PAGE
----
When the Boy Scouts of America approved the Atomic Energy Merit Badge in 1963, they probably did not envision the lengths future members would go in furtherance of their knowledge of atomic energy. They certianly did not anticipate David Hahn, who, in 1994, would attempt to earn his merit badge by building a breeder reactor in his mother’s potting shed.
The 17-year-old resident of of Commerce Township, Michigan set to work building his project by collecting radioactive material from ordinary household products, such as americium from smoke detectors, thorium from camping lantern mantles, radium from clocks, and tritium from gunsights. He used a block of lead for his reactor and lithium from $1,000 worth of purchased batteries to purify the thorium ash using a Bunsen burner.
David sought the help of professionals by posing as an adult and corresponding with scientists and teachers. Their assistance was invaluable, and although his project never reached operational stage, he was quite successful in creating something that generated more than 1,000 times normal background radiation.
Only a chance encounter with local law enforcement brought the matter to the attention of the authorities, resulting in the FBI and the Nuclear Regulatory Commission initiating a full-scale Federal Radiological Emergency Response. The Environmental Protection Agency dismantled the site and buried it, along with other radioactive waste, in Utah.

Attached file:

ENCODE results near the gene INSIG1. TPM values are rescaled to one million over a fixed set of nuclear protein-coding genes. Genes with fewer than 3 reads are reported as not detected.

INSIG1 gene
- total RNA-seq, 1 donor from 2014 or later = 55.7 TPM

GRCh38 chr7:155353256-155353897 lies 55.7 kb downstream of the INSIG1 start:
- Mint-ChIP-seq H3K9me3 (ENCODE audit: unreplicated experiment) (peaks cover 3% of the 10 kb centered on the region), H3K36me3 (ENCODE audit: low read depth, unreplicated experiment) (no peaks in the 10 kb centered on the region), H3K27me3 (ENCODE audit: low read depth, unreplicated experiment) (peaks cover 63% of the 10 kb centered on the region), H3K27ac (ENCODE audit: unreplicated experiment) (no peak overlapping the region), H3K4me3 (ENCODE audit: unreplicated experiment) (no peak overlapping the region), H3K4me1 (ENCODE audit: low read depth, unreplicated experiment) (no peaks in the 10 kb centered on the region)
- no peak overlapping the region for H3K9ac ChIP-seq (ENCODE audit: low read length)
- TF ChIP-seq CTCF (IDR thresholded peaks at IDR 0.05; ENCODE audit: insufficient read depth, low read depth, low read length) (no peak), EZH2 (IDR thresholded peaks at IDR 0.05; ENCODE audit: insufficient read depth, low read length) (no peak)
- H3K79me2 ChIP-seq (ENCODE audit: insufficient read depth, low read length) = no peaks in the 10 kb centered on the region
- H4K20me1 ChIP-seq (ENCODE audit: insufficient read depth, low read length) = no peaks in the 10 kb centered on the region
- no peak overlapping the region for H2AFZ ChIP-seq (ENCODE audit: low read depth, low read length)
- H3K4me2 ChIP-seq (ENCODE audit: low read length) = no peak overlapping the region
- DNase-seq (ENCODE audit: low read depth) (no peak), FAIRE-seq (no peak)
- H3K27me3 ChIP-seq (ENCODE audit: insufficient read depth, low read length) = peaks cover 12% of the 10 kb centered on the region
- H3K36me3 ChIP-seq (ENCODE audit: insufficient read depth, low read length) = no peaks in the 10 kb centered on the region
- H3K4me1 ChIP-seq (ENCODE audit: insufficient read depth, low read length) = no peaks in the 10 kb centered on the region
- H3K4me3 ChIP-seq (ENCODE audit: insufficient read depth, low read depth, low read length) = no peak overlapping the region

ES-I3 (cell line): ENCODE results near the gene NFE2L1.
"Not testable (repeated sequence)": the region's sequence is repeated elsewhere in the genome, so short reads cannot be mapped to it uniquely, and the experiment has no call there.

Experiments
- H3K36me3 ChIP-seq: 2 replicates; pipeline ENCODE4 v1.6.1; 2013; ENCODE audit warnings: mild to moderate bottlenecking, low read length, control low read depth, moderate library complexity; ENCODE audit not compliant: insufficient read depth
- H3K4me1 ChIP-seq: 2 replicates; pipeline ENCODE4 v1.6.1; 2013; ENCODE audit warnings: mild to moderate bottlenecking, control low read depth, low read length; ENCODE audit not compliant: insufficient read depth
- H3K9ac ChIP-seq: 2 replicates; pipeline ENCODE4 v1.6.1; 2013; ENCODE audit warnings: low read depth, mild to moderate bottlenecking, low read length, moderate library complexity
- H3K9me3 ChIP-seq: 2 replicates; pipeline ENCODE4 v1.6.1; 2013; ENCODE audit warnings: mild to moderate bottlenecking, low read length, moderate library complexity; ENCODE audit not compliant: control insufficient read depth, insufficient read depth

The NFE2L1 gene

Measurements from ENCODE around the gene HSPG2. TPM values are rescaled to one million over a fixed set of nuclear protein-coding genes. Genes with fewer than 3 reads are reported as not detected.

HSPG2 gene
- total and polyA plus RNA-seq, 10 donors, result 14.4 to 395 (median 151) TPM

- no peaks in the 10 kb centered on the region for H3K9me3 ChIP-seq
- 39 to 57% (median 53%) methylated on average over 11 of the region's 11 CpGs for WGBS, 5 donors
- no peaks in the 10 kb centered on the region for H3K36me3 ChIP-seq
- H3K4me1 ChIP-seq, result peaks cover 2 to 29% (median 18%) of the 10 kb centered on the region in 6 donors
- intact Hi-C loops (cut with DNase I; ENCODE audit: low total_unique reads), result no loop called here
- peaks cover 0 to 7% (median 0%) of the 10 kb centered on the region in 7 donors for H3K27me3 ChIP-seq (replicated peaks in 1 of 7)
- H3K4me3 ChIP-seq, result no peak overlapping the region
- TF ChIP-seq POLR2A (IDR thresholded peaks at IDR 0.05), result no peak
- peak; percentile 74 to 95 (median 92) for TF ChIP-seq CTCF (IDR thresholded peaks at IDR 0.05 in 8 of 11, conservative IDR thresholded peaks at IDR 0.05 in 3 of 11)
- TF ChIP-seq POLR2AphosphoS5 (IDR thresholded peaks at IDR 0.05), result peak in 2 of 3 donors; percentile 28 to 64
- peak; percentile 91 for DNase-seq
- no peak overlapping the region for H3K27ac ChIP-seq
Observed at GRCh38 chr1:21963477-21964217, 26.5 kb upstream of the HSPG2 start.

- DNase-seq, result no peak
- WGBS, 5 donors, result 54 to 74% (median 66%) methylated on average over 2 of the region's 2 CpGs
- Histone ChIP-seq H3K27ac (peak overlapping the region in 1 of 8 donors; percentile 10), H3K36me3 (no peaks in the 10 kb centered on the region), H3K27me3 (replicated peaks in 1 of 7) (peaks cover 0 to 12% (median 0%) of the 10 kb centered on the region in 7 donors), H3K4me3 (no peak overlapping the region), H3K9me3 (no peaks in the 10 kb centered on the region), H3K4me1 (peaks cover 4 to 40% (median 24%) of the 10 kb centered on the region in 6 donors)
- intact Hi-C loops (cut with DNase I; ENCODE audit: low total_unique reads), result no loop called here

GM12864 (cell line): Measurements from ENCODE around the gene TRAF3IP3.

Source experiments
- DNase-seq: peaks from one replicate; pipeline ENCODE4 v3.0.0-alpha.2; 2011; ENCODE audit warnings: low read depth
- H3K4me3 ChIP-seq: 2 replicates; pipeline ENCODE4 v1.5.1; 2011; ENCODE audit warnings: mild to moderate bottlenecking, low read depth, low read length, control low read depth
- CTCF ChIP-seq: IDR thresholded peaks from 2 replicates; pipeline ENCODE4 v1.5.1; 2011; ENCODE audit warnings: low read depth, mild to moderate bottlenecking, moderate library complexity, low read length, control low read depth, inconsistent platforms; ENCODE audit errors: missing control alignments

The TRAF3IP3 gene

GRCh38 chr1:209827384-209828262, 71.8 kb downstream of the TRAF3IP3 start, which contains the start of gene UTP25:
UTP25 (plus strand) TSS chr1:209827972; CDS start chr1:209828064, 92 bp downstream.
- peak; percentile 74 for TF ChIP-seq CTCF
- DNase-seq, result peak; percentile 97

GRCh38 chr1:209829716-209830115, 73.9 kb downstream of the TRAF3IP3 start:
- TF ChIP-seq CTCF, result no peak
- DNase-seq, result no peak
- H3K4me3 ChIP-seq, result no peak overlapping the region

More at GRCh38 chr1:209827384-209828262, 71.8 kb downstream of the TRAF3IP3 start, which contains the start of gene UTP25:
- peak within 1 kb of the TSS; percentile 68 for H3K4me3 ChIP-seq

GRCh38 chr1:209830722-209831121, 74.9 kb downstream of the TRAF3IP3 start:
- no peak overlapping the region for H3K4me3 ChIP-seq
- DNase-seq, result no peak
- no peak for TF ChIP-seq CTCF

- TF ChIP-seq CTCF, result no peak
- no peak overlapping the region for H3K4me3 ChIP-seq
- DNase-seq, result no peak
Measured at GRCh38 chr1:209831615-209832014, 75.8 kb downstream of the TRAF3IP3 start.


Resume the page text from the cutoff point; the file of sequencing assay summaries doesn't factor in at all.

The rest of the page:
His scientific interests were not limited to atomic studies. Harper’s Magazine reports:
He once appeared at a scout meeting with a bright orange face caused by an overdose of canthaxanthin, which he was taking to test methods of artificial tanning. One summer at scout camp, David’s fellow campers blew a hole in the communal tent when they accidentally ignited the stockpile of powdered magnesium he had brought to make fireworks. Another year, David was expelled from camp when—while most of his friends were sneaking into the nearby Girl Scouts’ camp—he stole a number of smoke detectors to disassemble for parts he required for his experiments. “Our summer vacation was screwed up when we got a call telling us to pick David up early from camp,” his stepmother recalls with a sigh.
Hahn did receive his merit badge, but the rest of his life was downhill from there. Apparently depressed by the outcome of his experiment, he enlisted in the US Navy. Upon discharge he made one poor decision after another. In 2007 he was arrested for attempting to steal a large number of smoke detectors for the purpose of obtaining americium. In his mugshot his face is covered with sores, which investigators suspected were related to his exposure to radiation. Diagnosed as a paranoid schizophrenic with bipolar condition, Hahn died in 2016 at the age of 40 years.
As we pointed out in this article you may be a member of the militia without knowing it. That being the case, it’s only natural to assume the same about a group that organizes its uniformed members by rank and was modeled after a decorated war hero. We refer, of course, to the Boy Scouts. […]
EDITOR’S NOTE: Special thanks to the office of Congresswoman Vicky Hartzler (4th District, Missouri) for providing the legislative history on the American Hippo Bill. Who doesn’t enjoy a good ol’ slab of hippo bacon? What could be better than a Sunday slow-cooker hippo roast? Isn’t your mouth watering right now for some charcoal-roasted hippo steaks? […]
Earle and Josephine Dickson seemed to be made for each other. As is the case in every successful marriage, it was as if they were brought together specifically so that each one’s strengths compensated for the other’s weaknesses. It didn’t take long after their marriage before Josephine’s weakness became apparent. She was a klutz. Not […]